The Brexit and its effect on the Australian Market and Economy

It is official, in a shock referendum result, Britain has voted to leave the European Union. Now the world watches as our British counterparts dive into the political unknown. So, now we have an answer, what does this mean for Australians?

 

Comment from Mark Beveridge – Quill Financial Planning

Mark Beveridge-150px-Quill-Group-Financial-Planner-Southport-Financial-Planner-Gold-Coast-Financial-Planner-Eight-Mile-Plains-Financial-Planner-South-Brisbane-Financial-Market-Update-May-2016

Markets were rallying all week on the expectation that the Remain vote would prevail.

Now that it seems that Brexit is on, there has been carnage as the positions built up by those convinced that Britain would remain in the European Union are reversed.

 

At the time of writing the ASX200 is down 183 points, or 3.42%

 

We can expect a big down market tonight in Europe and the UK, and no doubt in the USA as well.

 

The downside in those markets overnight will lead to further losses in the ASX200 on Monday when we open.

 

However, after the books are squared, and speculative positions un-wound, we think that cooler heads will prevail and when US and UK markets open again on Monday. Sometime during their trading day we should see a bottom and a bounce, from which point stocks that are unaffected by the Brexit issue will rebound.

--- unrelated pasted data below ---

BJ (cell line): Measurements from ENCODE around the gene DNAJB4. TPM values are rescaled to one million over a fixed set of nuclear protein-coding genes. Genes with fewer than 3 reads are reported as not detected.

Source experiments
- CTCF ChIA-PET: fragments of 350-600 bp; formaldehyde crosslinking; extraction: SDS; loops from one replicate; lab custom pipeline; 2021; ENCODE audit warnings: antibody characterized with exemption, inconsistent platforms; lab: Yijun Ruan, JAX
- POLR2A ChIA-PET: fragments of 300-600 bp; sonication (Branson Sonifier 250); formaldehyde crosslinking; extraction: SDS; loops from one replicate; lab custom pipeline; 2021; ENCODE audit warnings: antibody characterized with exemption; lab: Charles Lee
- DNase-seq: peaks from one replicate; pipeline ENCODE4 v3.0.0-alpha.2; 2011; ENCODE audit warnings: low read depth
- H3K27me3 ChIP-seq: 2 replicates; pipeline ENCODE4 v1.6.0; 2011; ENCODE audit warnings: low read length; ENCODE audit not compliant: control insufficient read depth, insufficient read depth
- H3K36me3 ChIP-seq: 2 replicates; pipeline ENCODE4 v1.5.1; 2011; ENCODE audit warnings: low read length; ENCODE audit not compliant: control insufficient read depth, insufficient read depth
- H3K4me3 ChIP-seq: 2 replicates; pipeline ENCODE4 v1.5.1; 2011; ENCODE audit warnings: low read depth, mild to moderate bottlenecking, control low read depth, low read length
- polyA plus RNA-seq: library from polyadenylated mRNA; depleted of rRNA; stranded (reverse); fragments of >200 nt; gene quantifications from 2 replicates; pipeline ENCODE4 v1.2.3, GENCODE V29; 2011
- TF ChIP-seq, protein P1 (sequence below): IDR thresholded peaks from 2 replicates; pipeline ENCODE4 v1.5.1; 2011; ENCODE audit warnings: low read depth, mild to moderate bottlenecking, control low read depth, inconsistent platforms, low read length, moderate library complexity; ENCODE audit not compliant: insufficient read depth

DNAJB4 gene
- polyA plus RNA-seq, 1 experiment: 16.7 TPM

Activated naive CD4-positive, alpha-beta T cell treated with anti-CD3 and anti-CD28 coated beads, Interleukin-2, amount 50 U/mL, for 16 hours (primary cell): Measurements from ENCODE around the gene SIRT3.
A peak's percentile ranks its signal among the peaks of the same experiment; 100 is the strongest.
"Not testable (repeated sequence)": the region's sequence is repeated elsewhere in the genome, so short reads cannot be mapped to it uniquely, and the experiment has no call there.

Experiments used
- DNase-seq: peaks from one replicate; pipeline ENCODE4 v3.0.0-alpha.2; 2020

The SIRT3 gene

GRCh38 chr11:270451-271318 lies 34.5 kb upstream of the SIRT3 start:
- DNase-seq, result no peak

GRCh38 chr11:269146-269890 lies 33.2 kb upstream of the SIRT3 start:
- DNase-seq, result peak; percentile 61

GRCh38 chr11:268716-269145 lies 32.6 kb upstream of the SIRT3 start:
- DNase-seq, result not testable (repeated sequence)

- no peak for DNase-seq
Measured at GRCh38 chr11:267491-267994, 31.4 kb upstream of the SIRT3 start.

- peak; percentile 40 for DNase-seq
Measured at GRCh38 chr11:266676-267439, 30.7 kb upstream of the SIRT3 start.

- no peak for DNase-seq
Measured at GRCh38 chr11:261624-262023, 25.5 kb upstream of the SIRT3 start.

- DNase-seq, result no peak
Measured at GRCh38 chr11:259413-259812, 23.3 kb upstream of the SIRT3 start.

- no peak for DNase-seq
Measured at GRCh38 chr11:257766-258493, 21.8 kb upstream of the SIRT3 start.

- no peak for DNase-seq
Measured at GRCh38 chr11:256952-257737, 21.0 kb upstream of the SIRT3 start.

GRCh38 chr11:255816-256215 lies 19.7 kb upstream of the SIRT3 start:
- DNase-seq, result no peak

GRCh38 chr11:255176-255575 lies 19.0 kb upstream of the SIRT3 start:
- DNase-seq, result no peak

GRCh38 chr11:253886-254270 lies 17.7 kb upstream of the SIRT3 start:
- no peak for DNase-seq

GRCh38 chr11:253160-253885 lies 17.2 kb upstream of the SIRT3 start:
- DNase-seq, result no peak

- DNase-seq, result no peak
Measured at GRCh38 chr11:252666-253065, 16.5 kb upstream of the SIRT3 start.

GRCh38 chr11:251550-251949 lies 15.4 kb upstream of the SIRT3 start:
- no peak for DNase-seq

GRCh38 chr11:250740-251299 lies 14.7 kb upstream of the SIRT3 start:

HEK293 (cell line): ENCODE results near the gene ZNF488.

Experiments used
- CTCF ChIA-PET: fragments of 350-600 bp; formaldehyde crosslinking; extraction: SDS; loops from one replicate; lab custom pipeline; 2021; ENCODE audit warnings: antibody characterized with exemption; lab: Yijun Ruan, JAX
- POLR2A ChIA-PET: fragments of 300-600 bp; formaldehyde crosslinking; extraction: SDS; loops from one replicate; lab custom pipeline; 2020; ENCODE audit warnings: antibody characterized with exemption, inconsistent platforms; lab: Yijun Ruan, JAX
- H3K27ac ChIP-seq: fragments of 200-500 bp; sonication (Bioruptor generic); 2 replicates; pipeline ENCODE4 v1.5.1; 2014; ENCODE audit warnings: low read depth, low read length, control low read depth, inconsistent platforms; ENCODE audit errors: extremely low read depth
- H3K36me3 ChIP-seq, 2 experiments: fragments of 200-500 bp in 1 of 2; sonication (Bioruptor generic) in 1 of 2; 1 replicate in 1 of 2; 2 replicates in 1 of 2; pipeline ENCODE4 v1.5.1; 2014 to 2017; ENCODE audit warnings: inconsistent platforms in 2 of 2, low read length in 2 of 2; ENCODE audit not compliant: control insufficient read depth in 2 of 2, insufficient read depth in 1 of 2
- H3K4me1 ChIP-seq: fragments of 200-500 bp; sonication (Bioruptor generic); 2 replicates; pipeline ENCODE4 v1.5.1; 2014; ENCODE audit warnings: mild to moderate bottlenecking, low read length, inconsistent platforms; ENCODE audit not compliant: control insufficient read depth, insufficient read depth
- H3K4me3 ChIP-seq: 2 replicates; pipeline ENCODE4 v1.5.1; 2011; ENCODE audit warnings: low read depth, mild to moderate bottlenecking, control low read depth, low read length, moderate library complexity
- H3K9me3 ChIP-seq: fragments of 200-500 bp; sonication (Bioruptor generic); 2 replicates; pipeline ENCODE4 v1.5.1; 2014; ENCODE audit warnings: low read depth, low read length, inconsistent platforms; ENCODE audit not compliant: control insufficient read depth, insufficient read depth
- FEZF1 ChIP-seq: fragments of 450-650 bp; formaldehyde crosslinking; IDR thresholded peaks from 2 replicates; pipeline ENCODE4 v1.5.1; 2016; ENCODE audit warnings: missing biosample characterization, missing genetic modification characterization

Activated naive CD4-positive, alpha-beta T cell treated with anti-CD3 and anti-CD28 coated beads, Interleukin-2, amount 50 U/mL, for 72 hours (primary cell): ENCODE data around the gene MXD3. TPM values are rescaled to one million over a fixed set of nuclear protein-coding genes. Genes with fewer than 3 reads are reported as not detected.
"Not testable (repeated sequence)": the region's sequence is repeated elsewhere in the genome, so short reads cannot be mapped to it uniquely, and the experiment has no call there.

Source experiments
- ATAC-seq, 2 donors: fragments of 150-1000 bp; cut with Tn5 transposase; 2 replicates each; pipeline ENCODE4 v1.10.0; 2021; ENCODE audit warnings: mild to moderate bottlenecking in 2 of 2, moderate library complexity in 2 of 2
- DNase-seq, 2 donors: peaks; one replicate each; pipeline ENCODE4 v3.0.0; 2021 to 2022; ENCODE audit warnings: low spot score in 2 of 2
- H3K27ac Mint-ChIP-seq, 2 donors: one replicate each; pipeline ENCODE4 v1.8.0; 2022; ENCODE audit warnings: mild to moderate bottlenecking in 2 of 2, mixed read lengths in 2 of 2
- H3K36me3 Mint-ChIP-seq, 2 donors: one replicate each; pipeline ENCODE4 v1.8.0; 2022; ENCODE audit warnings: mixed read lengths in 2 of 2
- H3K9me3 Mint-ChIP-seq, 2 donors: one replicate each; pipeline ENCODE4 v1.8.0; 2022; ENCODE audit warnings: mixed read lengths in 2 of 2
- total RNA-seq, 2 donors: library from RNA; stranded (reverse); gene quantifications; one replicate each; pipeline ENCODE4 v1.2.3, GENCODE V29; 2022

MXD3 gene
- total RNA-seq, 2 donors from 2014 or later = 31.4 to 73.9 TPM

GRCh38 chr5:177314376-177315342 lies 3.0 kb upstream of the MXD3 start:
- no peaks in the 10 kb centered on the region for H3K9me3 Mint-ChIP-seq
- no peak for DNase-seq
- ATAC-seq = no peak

Three key areas the Brexit will impact

 

Our Currency and the Exchange Rate

  • Based on an analysis by the the Commonwealth Bank’s Global Market Research, the British Pound could fall up to 10 per cent.
  • The good news is that the Australian dollar could rise 8.3 per cent against the British Pound, however, against the US Dollar, the Australian dollar could see a fall of 2.5 per cent.

 

The Share market

  • The Brexit will bring extreme short-term volatility leading to turmoil in the UK and global markets.
  • Due to the uncertainty surrounding the impact of the Brexit, Australia’s share market will probably fall along with other global markets.
  • In a worst case scenario, the Brexit could trigger another financial crisis.
    • Banks may have more difficulty sourcing offshore funding
    • Term Deposit investors will be thinking about the $250,000 guarantee again
    • Australia may not avoid a recession like it did previously in 2008

 

Superannuation

  • Due to the nature of Super, being a long-term investment, the volatility mentioned above will have little impact on investors with 10 year time horizons.
  • Unless you have your stash all in one nest, the short-term turmoil that may occur will only affect a small component of your super assets.

 

Leave a Reply

Your email address will not be published. Required fields are marked *